The online “auction” of Muslim women was a “carefully strategised hate crime”, says an open letter addressed to Chief Justice of India N.V. Ramana that appeals to him to take suo motu cognisance of the incident.
Photos of over 100 Muslim women, including prominent journalists, activists and thinkers, were uploaded on an app called “Bulli Bai” on Github and were subsequently “auctioned” as domestic helps on January 1, 2022. This is the fifth time in six months that such a sale has taken place online. Since May 2021, there have been “auctions” conducted on YouTube, another app on GitHub called “Sulli Deals”, Twitter and social audio app called Clubhouse.
“Given the colossal failure of the state machinery in adequately responding to such instances of hate crimes in the country, the onus now falls upon the Supreme Court to urgently intervene to safeguard the constitutional rights of minority communities and restore public faith in constitutional systems,” reads the letter which has been endorsed by over 5,000 activists, intellectuals and lawyers, among others.
The signatories have demanded that the apex court monitor the probe and prosecution in these offences, ensure that platforms such as Twitter and GitHub were not used for such illegal activities, and that the victims of these communal hate crimes were paid suitable compensation.
FIRs have been filed in Delhi, Mumbai and Bengaluru following the latest auction. While Mumbai Police has made three arrests, Delhi police is yet take any action. No arrests have been made so far in the FIR filed in July 2021 after a “sale” on Bulli Bai app. Several women who have been targeted say police action has emboldened those behind the attacks.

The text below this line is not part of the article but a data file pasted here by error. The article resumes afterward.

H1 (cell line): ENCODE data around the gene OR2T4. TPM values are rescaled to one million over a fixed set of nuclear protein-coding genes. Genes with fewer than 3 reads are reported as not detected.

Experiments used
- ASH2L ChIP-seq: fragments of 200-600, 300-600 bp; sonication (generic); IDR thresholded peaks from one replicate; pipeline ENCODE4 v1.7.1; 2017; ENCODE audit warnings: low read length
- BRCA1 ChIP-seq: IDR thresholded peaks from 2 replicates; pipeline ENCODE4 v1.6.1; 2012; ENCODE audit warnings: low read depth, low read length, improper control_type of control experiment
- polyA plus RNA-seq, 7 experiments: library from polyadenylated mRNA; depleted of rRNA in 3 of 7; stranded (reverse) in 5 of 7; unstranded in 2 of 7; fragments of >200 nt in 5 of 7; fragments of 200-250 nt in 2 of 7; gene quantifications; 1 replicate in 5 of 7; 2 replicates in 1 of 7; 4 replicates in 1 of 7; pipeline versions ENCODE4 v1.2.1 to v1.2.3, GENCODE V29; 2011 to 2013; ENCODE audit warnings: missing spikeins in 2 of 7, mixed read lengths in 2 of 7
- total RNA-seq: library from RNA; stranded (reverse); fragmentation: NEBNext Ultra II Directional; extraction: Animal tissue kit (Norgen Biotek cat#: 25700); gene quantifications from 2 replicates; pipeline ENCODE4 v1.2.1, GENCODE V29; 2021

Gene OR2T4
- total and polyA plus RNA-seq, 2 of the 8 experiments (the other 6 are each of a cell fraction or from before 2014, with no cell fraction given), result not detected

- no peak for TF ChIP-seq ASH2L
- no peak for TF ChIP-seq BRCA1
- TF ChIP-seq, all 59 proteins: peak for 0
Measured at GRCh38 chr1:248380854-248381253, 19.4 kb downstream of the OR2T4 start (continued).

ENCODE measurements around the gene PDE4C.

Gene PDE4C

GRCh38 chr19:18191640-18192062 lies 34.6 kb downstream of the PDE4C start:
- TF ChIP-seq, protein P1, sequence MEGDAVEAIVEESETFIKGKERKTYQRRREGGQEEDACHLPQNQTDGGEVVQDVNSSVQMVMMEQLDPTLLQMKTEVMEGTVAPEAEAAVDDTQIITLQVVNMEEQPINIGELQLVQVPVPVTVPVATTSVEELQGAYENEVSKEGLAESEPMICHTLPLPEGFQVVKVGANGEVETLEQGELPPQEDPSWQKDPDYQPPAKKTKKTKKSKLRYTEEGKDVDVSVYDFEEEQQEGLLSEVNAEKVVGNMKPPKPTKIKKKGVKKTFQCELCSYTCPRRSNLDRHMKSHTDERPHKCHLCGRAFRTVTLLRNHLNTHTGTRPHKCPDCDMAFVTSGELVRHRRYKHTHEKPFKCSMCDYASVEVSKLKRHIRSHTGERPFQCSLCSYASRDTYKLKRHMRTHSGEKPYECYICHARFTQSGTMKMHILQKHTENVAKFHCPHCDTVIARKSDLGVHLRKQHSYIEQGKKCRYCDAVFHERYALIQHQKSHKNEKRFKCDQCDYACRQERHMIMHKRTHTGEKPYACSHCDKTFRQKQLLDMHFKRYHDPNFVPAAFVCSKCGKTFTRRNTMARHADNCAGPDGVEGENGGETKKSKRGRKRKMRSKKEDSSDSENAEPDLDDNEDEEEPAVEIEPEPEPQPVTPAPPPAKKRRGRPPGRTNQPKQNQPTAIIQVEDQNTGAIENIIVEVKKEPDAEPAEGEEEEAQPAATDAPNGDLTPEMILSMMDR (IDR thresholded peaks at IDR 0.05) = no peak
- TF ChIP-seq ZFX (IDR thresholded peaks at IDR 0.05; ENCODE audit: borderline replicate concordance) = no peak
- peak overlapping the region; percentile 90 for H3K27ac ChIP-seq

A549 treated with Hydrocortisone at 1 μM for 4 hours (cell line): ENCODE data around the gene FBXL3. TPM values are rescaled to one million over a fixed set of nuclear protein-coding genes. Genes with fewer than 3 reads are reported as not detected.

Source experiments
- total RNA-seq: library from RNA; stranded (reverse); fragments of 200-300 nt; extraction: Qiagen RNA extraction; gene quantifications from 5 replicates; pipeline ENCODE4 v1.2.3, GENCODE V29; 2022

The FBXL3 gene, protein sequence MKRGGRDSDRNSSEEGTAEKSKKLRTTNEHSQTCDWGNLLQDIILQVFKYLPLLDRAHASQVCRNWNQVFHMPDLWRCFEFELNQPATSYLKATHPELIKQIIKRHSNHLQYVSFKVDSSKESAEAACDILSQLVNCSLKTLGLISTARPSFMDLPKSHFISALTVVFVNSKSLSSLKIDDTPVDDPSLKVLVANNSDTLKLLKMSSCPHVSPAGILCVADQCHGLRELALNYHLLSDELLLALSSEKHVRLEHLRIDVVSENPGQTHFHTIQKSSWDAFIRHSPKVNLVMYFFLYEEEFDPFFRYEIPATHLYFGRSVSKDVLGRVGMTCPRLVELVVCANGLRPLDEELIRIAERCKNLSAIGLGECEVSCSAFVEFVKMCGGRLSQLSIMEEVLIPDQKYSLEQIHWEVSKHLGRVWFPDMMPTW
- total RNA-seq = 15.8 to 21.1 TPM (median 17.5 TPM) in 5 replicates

“The public auction of Muslim women is an extreme form of vilification of Muslims. This only points to the utter moral bankruptcy in our society where communal elements openly target, bully and perpetuate sexual violence against women with alarming impunity. Read along with the public calls for genocide on the streets of Delhi earlier last year, and at the Dharam Sansad in Haridwar more recently, it is evident that instances such as these are carefully strategised hate crimes,” adds the letter.
It underlined that the auctions were an attempt to “degrade, dehumanise, vilify and demean” Muslim women and that Muslims were systematically being denied the opportunity to participate freely in public life as many women had been forced to delete their social media profiles following these attacks.